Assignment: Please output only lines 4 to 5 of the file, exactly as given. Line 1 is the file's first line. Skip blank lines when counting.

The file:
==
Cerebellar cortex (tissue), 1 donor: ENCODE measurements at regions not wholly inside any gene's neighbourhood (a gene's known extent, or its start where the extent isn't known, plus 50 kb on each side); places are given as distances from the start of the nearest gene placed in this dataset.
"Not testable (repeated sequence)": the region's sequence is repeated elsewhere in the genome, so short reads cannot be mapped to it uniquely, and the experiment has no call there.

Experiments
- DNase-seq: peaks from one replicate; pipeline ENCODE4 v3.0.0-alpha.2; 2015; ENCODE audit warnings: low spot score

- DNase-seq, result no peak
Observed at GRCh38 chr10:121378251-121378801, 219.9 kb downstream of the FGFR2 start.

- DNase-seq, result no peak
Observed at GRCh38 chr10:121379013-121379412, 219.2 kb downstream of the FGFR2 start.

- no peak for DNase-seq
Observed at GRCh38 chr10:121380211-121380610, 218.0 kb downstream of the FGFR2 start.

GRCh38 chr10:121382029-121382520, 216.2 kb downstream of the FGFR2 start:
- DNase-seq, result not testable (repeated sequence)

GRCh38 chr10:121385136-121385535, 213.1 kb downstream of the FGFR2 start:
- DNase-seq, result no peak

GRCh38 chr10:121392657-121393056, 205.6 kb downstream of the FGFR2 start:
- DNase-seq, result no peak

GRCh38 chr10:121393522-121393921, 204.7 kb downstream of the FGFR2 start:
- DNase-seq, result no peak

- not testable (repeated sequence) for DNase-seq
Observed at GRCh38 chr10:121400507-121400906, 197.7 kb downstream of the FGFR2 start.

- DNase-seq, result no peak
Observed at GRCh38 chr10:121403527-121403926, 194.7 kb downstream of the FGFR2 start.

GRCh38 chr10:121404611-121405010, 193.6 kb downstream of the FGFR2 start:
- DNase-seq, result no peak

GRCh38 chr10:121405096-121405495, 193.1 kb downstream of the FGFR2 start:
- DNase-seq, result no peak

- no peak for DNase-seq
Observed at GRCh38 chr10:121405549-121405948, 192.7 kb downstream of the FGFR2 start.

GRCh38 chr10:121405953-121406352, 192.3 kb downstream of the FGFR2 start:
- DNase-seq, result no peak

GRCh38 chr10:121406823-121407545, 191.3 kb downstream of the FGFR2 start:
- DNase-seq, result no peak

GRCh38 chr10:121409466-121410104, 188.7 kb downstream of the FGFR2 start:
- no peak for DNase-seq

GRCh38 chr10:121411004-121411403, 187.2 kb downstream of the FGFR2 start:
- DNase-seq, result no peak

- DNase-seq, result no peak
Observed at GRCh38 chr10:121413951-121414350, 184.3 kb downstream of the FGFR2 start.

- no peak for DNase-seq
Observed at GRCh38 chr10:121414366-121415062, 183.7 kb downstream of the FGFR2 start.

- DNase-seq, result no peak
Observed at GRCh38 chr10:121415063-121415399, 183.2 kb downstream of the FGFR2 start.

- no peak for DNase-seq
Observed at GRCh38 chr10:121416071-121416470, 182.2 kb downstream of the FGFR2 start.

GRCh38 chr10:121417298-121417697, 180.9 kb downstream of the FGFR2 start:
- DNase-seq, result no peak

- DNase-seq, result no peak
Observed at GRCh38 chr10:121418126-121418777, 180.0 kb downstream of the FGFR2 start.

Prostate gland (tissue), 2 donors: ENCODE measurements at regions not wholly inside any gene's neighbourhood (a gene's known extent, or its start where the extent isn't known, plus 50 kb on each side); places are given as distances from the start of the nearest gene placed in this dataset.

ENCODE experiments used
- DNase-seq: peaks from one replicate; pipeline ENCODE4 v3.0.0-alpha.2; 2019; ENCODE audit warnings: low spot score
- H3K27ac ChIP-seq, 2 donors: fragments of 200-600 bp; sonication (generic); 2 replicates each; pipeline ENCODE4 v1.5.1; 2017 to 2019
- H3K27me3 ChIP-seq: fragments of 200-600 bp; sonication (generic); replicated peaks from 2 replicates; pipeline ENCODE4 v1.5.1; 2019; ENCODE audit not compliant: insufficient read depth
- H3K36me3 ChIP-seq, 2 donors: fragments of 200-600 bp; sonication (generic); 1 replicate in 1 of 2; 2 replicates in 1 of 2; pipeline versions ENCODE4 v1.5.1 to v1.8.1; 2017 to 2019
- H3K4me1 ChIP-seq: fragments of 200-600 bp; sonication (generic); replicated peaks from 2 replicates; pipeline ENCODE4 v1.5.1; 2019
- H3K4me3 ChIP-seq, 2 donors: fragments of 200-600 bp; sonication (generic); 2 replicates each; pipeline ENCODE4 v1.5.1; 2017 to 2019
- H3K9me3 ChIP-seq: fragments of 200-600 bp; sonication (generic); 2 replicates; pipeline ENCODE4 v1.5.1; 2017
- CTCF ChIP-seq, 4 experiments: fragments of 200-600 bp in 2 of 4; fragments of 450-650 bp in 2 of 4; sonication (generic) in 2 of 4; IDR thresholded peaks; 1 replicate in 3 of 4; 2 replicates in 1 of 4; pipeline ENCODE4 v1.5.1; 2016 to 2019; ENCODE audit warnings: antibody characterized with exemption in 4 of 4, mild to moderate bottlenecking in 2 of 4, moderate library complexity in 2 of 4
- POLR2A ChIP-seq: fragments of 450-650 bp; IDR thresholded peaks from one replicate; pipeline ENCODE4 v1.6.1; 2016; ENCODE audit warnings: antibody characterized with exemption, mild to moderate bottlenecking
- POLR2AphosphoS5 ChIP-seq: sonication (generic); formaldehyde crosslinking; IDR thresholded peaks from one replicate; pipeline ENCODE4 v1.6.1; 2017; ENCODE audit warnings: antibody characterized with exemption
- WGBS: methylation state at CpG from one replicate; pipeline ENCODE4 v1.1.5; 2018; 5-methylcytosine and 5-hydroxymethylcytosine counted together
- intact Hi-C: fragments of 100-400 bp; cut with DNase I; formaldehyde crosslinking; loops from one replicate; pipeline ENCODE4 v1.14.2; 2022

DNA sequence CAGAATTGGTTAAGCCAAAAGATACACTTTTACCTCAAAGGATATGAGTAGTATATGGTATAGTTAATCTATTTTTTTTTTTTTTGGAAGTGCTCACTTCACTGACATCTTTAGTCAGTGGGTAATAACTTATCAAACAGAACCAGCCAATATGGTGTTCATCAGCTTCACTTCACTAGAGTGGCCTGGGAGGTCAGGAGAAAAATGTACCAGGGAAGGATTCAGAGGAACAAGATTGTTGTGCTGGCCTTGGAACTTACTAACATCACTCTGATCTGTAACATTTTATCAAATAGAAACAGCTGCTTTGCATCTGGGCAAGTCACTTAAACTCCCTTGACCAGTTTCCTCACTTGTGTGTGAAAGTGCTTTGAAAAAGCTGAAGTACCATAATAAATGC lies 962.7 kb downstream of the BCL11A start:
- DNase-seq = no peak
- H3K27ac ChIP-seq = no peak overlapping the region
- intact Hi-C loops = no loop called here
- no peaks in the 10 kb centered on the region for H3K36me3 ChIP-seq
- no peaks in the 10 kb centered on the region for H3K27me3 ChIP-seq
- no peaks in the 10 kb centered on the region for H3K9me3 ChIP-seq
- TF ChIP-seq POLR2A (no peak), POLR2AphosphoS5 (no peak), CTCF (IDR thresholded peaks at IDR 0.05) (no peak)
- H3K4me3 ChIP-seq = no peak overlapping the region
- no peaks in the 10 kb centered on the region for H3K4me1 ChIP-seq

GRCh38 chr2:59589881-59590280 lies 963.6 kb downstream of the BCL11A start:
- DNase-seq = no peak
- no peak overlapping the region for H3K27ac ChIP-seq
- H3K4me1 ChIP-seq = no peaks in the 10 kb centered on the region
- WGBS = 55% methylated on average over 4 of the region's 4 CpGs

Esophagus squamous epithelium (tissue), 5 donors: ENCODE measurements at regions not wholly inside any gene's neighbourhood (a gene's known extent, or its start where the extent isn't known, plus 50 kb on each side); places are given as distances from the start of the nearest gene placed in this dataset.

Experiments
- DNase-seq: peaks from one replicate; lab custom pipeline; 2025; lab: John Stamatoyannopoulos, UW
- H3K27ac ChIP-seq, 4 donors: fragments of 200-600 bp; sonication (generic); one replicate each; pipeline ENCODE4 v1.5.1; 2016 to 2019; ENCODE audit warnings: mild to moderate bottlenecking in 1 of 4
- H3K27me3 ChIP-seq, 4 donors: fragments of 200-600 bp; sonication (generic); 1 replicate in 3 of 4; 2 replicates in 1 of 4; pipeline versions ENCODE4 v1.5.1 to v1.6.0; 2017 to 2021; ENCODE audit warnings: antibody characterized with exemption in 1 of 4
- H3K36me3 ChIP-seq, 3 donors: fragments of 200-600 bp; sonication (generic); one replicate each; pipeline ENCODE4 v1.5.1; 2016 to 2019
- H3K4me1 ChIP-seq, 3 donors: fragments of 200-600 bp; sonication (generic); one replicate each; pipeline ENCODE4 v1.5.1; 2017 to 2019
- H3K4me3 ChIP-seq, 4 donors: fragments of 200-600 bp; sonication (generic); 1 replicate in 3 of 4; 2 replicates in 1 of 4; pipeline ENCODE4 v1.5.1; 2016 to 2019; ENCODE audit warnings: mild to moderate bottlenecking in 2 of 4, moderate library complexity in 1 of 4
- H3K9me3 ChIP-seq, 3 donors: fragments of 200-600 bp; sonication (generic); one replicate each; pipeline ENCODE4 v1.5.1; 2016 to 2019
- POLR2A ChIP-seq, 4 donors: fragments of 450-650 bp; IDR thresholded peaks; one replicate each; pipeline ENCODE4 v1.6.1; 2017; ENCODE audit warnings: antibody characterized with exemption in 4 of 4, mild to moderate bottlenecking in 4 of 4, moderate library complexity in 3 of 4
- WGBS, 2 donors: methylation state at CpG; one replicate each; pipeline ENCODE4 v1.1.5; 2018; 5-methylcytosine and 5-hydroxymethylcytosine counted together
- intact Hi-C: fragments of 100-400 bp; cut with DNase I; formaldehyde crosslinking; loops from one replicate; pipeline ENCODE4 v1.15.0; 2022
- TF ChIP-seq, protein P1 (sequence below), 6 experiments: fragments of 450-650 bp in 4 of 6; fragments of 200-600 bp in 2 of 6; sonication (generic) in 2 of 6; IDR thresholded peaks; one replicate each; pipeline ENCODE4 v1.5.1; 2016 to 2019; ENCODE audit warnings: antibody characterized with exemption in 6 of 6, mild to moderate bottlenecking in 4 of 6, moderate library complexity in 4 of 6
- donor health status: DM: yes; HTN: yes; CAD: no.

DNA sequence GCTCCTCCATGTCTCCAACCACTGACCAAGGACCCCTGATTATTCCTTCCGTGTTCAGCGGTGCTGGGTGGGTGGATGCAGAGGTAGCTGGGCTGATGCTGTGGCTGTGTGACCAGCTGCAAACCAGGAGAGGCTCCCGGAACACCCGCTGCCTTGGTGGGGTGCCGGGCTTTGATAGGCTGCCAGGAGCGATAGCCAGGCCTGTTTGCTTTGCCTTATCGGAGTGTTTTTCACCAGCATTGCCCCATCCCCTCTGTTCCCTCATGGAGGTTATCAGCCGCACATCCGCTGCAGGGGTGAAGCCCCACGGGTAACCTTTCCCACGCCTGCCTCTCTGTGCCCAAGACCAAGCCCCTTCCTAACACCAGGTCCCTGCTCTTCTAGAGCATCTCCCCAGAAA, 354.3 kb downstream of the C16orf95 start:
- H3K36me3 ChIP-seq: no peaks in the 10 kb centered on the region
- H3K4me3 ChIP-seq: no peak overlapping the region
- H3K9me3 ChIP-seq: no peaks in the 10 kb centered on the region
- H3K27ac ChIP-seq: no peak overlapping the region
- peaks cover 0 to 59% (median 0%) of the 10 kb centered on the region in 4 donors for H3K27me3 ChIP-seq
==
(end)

- DNase-seq: peaks from one replicate; pipeline ENCODE4 v3.0.0-alpha.2; 2015; ENCODE audit warnings: low spot score

- DNase-seq, result no peak